Participating Units



The 3d U.S. Infantry Regiment (The Old Guard)

The 3d U.S. Infantry Regiment (The Old Guard)

Joint Base Myer - Henderson Hall

The 3d U.S. Infantry Regiment (The Old Guard)

As the nation adapts to safe, social distancing regulations, the Soldiers of Pershing's Own are excited to share some fun tools and musical tricks-of-the-trade via the United We Stand virtual space.

The U.S. Army Band offers a wide variety of music education resources including study guides, videos, masterclasses, and an opportunity to connect via Discord. For teachers and students at all levels, as well as many parents, there is a real need for finding quality educational tools and content. The U.S. Army Band’s world-class musicians are here to support you and are always looking for ways to be of assistance to the education community.

The U.S. Army Caisson Platoon

The U.S. Army Caisson Platoon

Joint Base Myer - Henderson Hall

The U.S. Army Caisson Platoon

Honoring the fallen is The U.S. Army Caisson Platoon’s primary mission. The U.S. Army first started using Caisson wagons to haul ammunition for artillery in the early 1800s during the Mexican War. The wagons were used as field-expedient ambulances after battle to carry the injured and fallen. This is where the tradition of using a Caisson in military funerals began. The Caisson Platoon’s caissons were built in 1918 by the American Carriage and Foundry Company. Caisson Soldiers care for and preserve these historical items, as they maintain the traditions of horsemanship, farriery and saddling used in the Army since the 1800s.

Today the Caisson Platoon Soldiers and horses serve as the mounted escort for our Nation’s fallen heroes during Military Honors Funerals with Escort in Arlington National Cemetery. They perform Special and State Funerals. The Caisson Platoon is the last official, full-time, equestrian-mounted unit in the Department of Defense. The stables at Joint Base Myer – Henderson Hall were built in 1908 on the site of a Union horse farm used during the Civil War. The Old Guard has conducted the Caisson mission since 1948.

In addition to their military funeral duties, the Caisson Platoon participates in ceremonial and outreach events within the National Capital Region to include Twilight Tattoo. The Caisson Platoon is family-friendly and often opens their doors to the public for holiday-themed events.

Learn more about The U.S. Army Caisson Platoon on Facebook and Instagram.

The U.S. Army Drill Team

The U.S. Army Drill Team

Joint Base Myer - Henderson Hall

The U.S. Army Drill Team

The U.S. Army Drill Team has earned international acclaim through its breathtaking routines with bayonet-tipped 1903 Springfield rifles. The team are goodwill ambassadors for the Army and participate in major military and civic functions. The team’s intricate maneuvers are the result of discipline, training and constant practice. The dangerous drills are performed without vocal cadence, command or musical cues. The team supports the U.S. Army Military District of Washington’s ceremonial commitments and Army recruiting from its home at Joint Base Myer-Henderson Hall at Fort Myer, Virginia. Competition is intense for a place on this elite team, and a vacancy is filled only after months of drill practice. The strength and dexterity to handle the rifle along with a trim, polished military bearing are essential.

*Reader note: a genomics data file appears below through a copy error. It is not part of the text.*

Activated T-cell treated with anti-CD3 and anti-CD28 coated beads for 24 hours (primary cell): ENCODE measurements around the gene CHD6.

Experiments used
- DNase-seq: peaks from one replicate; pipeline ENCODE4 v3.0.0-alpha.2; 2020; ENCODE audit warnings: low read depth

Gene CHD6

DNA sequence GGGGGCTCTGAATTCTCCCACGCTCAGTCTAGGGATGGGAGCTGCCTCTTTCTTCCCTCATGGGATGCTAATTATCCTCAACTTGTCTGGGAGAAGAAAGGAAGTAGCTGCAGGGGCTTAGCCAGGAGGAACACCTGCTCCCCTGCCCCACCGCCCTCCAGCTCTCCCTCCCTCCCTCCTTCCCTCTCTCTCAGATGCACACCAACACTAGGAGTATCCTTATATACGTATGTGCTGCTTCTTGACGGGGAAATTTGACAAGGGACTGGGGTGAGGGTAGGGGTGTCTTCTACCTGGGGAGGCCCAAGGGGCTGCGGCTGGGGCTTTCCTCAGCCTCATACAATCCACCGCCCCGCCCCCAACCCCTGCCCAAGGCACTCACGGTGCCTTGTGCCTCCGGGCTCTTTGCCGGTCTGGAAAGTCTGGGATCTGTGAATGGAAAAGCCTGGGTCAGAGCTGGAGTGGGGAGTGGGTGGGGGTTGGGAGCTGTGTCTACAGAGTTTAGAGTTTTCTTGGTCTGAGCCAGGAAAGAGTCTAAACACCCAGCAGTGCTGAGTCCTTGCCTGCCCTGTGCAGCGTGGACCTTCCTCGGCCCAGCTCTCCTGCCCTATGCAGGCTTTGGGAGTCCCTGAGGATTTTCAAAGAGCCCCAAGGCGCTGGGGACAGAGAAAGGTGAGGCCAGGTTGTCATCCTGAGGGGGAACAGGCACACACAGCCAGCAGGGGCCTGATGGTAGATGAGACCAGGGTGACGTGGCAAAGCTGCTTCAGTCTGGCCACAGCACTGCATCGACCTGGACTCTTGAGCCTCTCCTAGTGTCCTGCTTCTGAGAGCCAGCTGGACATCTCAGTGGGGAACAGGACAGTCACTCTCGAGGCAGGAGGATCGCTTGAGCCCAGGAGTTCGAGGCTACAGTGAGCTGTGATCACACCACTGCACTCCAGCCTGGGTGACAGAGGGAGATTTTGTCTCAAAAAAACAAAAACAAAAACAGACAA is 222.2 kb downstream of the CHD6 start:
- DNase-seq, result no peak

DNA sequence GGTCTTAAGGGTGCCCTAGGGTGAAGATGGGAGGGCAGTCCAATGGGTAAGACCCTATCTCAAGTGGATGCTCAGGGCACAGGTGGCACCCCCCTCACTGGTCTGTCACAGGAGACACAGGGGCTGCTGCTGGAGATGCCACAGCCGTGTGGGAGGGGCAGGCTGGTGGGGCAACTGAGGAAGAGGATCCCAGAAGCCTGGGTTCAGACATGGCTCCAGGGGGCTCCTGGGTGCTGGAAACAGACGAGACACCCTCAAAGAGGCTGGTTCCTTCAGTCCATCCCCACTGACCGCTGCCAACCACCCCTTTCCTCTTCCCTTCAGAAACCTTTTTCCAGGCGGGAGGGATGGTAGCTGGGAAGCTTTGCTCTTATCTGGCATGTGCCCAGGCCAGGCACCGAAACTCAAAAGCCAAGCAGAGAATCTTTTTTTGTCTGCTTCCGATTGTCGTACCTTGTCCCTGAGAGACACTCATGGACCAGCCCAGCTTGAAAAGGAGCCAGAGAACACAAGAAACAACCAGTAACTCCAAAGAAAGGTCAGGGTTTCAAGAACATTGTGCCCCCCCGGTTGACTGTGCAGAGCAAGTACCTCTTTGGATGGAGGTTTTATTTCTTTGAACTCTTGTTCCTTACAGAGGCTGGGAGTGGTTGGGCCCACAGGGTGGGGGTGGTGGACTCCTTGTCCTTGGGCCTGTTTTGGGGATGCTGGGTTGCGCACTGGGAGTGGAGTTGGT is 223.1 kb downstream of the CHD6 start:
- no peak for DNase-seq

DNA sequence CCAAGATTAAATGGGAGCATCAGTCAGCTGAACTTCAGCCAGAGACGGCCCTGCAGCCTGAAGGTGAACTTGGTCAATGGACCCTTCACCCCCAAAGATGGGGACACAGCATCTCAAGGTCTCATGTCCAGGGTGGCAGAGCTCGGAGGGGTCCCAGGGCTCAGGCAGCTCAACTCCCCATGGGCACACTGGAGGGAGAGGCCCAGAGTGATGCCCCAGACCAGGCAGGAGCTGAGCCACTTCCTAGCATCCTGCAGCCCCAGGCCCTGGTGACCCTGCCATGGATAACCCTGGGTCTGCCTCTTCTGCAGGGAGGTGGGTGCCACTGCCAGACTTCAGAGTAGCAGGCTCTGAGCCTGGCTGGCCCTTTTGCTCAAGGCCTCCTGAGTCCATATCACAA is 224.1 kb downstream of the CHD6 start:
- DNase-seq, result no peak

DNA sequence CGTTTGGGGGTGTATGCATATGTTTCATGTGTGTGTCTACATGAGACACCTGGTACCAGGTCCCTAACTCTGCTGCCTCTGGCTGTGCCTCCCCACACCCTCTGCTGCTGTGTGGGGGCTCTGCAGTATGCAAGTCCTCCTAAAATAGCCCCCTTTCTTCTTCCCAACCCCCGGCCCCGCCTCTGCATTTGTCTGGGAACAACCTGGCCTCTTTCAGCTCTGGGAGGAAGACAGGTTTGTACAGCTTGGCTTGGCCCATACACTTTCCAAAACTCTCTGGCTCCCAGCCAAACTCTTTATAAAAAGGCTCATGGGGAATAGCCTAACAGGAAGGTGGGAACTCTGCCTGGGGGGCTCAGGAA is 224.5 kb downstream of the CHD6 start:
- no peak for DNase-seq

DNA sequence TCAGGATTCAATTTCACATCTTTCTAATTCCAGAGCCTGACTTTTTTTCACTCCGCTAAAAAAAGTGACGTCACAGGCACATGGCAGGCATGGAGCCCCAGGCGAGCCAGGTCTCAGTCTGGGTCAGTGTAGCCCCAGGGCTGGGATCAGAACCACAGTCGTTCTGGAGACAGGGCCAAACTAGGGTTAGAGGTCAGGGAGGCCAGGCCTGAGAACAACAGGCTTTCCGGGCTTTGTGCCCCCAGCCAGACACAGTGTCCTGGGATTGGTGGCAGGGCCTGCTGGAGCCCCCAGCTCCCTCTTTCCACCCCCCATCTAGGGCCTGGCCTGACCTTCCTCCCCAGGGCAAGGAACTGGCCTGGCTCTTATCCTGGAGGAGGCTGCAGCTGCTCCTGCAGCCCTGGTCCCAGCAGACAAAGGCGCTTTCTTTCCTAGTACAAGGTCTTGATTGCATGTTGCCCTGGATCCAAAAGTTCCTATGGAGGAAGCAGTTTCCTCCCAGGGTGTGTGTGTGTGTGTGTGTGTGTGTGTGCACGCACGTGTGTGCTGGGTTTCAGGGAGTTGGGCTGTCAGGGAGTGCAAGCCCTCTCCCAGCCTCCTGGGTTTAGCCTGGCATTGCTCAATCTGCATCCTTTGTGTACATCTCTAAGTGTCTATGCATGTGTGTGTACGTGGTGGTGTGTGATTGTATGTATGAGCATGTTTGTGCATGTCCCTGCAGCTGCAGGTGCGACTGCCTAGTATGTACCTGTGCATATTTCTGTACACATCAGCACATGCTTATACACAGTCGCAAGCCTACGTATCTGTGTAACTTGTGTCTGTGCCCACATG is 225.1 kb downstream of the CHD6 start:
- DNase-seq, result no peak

Learn more about the U.S. Army Drill Team on Facebook and Instagram.

The U.S. Army Drill Team

The Sentinels of the Tomb of the Unknown Soldier

Joint Base Myer - Henderson Hall

The Sentinels of the Tomb of the Unknown Soldier

The Tomb of the Unknown Soldier in Arlington National Cemetery is guarded year-round, 24 hours a day by Sentinels of The Old Guard. The guard is changed in an impressive ceremony at the tomb every half hour April 1 through Sept. 30. During the winter months, the guard is changed hourly. The Tomb Sentinel crosses the 63-foot walkway in a special measured cadence of exactly 21 steps. The Sentinel faces the tomb for 21 seconds before retracing his steps. The number 21 corresponds to the highest salute accorded to dignitaries in military and state ceremonies. As a gesture against intrusion on his post, the weapon is always carried on the shoulder farthest from the tomb. Only under exceptional circumstances may the Tomb Guard speak or alter this silent measured tour of duty. Since 1937, the Tomb Guards have never left their post. The Sentinels take pride in maintaining a constant vigil as a way to honor those who have made the ultimate sacrifice for their country.

Learn more about the Sentinels who guard the Tomb of the Unknown Soldier on Facebook, Instagram, and YouTube.

The Continental Color Guard

The Continental Color Guard

Joint Base Myer - Henderson Hall

The Continental Color Guard

The Colors have guided Soldiers in battle for centuries and in today’s Army, Soldiers still carry the colors in the form of a patch on their right shoulder, featuring the U.S. Flag in reverse. The Continental Color Guard was established to recall the history of the 3d U.S. Infantry Regiment (The Old Guard). Its heritage traces back to the early days of our nation and is an Old Guard tradition. The Continental Color Guard’s mission is to showcase the U.S. Army’s precision nationally and internationally. The five-man unit is comprised of two armed Guards and three color ensigns who carry the United States flag, the U.S. Army flag, and the 3d U.S. Infantry Regiment flag.